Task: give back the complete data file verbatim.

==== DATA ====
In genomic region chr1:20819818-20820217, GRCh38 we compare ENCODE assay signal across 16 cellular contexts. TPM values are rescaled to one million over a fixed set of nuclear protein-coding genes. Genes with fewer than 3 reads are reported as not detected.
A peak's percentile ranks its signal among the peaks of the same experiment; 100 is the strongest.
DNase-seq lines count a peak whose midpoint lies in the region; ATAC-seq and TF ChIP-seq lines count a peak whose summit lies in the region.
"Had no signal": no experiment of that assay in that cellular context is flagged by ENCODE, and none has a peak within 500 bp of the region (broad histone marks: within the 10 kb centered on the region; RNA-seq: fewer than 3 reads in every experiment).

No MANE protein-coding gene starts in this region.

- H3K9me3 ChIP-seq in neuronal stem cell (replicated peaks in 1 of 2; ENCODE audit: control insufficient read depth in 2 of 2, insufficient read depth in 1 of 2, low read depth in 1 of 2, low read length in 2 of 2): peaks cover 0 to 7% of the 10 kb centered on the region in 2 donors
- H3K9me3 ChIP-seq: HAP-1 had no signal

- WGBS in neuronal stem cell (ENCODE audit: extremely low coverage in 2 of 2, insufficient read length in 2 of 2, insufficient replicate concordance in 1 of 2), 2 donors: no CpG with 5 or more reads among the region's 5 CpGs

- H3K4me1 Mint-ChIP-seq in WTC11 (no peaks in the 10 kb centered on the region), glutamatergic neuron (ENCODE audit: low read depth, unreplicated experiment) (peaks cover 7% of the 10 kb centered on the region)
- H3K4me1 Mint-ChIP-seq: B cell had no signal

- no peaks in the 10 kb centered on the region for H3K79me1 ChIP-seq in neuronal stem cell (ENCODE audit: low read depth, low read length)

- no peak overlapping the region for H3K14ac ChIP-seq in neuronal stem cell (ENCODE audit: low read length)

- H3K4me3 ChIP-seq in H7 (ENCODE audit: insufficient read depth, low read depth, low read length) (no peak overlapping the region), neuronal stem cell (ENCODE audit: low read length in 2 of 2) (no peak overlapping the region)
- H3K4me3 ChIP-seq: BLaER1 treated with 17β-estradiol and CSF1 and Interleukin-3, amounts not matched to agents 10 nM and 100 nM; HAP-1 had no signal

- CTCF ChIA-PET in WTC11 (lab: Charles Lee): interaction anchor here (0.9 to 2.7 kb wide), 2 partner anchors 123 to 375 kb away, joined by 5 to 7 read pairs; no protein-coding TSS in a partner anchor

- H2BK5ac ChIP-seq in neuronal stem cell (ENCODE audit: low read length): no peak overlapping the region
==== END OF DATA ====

In genomic region chr1:20819818-20820217, GRCh38 we compare ENCODE assay signal across 16 cellular contexts. TPM values are rescaled to one million over a fixed set of nuclear protein-coding genes. Genes with fewer than 3 reads are reported as not detected.
A peak's percentile ranks its signal among the peaks of the same experiment; 100 is the strongest.
DNase-seq lines count a peak whose midpoint lies in the region; ATAC-seq and TF ChIP-seq lines count a peak whose summit lies in the region.
"Had no signal": no experiment of that assay in that cellular context is flagged by ENCODE, and none has a peak within 500 bp of the region (broad histone marks: within the 10 kb centered on the region; RNA-seq: fewer than 3 reads in every experiment).

No MANE protein-coding gene starts in this region.

- H3K9me3 ChIP-seq in neuronal stem cell (replicated peaks in 1 of 2; ENCODE audit: control insufficient read depth in 2 of 2, insufficient read depth in 1 of 2, low read depth in 1 of 2, low read length in 2 of 2): peaks cover 0 to 7% of the 10 kb centered on the region in 2 donors
- H3K9me3 ChIP-seq: HAP-1 had no signal

- WGBS in neuronal stem cell (ENCODE audit: extremely low coverage in 2 of 2, insufficient read length in 2 of 2, insufficient replicate concordance in 1 of 2), 2 donors: no CpG with 5 or more reads among the region's 5 CpGs

- H3K4me1 Mint-ChIP-seq in WTC11 (no peaks in the 10 kb centered on the region), glutamatergic neuron (ENCODE audit: low read depth, unreplicated experiment) (peaks cover 7% of the 10 kb centered on the region)
- H3K4me1 Mint-ChIP-seq: B cell had no signal

- no peaks in the 10 kb centered on the region for H3K79me1 ChIP-seq in neuronal stem cell (ENCODE audit: low read depth, low read length)

- no peak overlapping the region for H3K14ac ChIP-seq in neuronal stem cell (ENCODE audit: low read length)

- H3K4me3 ChIP-seq in H7 (ENCODE audit: insufficient read depth, low read depth, low read length) (no peak overlapping the region), neuronal stem cell (ENCODE audit: low read length in 2 of 2) (no peak overlapping the region)
- H3K4me3 ChIP-seq: BLaER1 treated with 17β-estradiol and CSF1 and Interleukin-3, amounts not matched to agents 10 nM and 100 nM; HAP-1 had no signal

- CTCF ChIA-PET in WTC11 (lab: Charles Lee): interaction anchor here (0.9 to 2.7 kb wide), 2 partner anchors 123 to 375 kb away, joined by 5 to 7 read pairs; no protein-coding TSS in a partner anchor

- H2BK5ac ChIP-seq in neuronal stem cell (ENCODE audit: low read length): no peak overlapping the region